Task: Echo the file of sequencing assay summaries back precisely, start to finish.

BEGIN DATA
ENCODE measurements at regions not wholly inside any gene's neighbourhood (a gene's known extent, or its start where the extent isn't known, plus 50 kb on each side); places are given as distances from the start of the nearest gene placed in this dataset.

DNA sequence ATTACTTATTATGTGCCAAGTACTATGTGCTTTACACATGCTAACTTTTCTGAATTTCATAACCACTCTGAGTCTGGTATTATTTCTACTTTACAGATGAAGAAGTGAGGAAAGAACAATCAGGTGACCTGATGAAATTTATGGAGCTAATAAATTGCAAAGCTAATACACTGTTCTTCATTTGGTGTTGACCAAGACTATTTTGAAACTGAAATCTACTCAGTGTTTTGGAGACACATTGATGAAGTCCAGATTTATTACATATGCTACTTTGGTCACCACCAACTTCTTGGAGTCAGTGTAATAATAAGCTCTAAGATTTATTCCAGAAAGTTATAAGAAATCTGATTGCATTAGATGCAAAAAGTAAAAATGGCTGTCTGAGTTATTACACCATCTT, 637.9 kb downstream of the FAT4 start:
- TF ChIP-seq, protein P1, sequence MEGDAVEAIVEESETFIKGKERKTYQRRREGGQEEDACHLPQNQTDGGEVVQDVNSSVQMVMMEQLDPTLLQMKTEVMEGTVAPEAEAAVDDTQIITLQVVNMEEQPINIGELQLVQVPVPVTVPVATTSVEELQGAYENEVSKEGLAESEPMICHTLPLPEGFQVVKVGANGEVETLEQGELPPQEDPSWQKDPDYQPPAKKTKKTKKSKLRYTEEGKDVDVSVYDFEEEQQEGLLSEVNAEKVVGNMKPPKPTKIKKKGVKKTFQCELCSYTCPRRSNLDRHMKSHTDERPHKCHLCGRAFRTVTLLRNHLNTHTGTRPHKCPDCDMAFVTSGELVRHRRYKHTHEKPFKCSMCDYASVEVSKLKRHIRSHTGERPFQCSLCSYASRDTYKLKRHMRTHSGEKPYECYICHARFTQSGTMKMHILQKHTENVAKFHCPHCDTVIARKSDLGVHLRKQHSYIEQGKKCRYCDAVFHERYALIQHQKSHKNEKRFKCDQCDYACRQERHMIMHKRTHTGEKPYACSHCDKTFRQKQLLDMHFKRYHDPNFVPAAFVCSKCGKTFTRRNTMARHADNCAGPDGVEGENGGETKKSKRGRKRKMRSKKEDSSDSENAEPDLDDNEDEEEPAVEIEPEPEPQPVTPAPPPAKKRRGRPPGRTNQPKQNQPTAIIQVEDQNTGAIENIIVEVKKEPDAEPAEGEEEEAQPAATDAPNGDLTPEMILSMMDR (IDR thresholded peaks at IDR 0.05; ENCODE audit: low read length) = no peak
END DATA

ENCODE measurements at regions not wholly inside any gene's neighbourhood (a gene's known extent, or its start where the extent isn't known, plus 50 kb on each side); places are given as distances from the start of the nearest gene placed in this dataset.

DNA sequence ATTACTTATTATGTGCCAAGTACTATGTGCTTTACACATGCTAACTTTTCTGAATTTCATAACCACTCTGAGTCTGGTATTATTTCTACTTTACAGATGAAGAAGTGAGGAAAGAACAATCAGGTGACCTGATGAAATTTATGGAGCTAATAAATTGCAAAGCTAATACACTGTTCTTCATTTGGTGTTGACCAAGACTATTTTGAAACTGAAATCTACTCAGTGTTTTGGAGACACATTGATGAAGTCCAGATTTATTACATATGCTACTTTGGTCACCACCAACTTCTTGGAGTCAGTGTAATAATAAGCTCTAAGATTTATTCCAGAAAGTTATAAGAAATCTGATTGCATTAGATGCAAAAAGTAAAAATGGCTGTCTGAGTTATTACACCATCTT, 637.9 kb downstream of the FAT4 start:
- TF ChIP-seq, protein P1, sequence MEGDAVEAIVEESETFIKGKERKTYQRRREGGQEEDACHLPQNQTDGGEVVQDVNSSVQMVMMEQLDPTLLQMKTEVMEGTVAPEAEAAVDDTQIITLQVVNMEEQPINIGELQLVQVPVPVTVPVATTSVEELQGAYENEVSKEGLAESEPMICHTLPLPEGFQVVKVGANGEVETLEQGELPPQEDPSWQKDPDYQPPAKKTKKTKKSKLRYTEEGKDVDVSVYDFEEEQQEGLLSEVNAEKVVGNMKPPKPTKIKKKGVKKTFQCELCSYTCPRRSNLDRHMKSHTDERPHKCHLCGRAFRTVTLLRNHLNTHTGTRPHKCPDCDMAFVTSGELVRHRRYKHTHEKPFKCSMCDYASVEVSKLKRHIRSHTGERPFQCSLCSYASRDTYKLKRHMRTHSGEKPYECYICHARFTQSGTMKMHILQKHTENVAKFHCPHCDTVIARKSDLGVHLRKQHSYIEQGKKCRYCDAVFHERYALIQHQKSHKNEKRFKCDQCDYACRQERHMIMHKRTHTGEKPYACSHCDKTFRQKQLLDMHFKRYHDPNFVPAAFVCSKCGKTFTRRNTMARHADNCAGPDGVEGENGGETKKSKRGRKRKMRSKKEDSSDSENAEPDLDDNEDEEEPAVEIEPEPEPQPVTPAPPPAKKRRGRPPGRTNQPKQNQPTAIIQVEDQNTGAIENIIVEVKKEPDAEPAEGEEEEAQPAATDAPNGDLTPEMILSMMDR (IDR thresholded peaks at IDR 0.05; ENCODE audit: low read length) = no peak